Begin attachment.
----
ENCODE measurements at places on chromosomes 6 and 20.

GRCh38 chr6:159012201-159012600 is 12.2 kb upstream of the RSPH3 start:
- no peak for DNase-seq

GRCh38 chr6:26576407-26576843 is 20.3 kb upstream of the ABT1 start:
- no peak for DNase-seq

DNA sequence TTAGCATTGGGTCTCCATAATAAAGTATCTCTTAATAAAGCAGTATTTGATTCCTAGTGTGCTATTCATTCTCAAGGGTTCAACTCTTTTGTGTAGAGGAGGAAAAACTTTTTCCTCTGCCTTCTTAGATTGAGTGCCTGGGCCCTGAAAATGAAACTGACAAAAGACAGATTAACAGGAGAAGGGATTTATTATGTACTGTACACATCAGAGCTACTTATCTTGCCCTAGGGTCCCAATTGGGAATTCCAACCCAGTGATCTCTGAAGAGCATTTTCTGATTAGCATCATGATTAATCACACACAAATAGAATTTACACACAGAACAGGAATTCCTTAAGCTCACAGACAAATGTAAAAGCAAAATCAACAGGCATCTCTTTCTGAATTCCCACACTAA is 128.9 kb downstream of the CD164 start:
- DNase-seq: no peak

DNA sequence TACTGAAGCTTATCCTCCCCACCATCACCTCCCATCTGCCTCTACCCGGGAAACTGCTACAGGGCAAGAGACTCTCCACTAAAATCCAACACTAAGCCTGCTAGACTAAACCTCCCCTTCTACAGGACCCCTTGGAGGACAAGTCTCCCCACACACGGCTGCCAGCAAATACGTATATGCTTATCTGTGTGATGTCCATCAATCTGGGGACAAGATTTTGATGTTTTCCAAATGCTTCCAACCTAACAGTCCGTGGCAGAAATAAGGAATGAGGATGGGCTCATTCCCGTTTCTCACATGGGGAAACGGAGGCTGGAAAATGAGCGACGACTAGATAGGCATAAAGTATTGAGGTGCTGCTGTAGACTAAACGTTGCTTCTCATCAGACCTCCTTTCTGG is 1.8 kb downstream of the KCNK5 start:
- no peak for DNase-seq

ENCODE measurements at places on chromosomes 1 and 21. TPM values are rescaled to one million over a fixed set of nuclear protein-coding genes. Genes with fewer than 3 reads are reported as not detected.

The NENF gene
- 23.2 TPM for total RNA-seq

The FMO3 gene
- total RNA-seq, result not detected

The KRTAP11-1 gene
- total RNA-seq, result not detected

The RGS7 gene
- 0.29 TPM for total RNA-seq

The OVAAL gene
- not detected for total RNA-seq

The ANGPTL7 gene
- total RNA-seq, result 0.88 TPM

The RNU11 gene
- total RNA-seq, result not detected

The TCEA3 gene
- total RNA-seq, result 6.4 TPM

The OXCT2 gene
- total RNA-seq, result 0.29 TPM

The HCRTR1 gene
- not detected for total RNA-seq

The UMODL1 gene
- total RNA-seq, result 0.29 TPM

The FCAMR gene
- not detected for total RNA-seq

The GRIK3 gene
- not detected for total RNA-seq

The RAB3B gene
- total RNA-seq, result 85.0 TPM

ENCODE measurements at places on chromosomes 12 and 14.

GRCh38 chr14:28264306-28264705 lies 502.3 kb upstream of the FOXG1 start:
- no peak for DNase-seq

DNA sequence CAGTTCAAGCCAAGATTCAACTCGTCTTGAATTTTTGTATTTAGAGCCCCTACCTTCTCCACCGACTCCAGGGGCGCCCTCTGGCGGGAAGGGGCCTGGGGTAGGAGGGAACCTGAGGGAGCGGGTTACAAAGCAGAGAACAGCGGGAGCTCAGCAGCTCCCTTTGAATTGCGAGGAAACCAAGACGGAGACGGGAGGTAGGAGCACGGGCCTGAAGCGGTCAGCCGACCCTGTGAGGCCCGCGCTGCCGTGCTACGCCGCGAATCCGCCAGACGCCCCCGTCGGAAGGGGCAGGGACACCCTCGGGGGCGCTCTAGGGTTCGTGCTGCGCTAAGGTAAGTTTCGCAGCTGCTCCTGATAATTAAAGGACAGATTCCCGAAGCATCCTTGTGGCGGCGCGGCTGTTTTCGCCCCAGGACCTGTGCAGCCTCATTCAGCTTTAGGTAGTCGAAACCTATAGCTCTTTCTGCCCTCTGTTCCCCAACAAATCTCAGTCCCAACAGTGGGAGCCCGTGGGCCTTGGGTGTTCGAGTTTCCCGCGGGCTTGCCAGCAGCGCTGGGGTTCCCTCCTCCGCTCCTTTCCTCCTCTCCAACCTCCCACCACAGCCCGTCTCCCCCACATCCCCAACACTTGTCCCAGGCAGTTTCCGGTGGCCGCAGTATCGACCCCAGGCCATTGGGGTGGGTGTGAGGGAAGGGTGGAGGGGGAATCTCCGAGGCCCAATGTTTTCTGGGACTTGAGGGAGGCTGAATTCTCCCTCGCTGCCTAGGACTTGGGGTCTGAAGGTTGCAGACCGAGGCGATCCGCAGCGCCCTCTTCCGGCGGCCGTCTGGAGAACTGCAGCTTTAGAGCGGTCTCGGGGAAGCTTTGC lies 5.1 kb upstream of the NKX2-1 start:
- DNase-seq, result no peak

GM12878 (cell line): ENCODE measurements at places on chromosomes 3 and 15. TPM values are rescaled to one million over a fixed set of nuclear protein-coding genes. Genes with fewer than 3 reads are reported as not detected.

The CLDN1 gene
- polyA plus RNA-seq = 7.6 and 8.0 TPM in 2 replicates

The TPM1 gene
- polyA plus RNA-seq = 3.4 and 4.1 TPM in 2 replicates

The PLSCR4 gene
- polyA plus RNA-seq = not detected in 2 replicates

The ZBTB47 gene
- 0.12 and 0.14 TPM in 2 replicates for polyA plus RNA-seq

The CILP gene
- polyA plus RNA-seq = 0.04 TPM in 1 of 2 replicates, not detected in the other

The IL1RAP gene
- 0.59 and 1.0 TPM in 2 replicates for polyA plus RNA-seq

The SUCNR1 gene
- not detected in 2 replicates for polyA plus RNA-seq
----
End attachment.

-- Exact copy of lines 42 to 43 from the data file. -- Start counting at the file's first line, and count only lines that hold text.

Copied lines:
DNA sequence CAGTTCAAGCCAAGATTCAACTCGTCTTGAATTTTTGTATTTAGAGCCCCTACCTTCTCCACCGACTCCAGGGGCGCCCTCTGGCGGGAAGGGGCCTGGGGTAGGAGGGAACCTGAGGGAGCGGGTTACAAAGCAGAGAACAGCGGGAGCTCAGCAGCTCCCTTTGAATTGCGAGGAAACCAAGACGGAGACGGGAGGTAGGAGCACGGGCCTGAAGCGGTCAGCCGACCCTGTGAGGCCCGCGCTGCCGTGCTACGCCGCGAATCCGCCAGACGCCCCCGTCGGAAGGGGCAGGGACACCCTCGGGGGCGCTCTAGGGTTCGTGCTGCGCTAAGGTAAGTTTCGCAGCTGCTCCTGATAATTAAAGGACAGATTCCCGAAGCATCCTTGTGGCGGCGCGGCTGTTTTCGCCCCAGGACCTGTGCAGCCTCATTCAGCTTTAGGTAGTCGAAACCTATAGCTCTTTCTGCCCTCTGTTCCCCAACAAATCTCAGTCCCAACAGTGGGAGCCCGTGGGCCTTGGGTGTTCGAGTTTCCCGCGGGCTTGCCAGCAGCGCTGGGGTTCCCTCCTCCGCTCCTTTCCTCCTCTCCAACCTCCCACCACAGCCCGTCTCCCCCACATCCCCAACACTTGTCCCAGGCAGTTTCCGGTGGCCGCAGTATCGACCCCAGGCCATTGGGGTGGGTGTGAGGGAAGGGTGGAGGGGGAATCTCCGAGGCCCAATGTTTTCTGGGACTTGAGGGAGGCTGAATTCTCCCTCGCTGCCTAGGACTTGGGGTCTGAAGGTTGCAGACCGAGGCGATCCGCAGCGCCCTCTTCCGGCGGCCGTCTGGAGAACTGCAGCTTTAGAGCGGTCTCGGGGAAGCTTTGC lies 5.1 kb upstream of the NKX2-1 start:
- DNase-seq, result no peak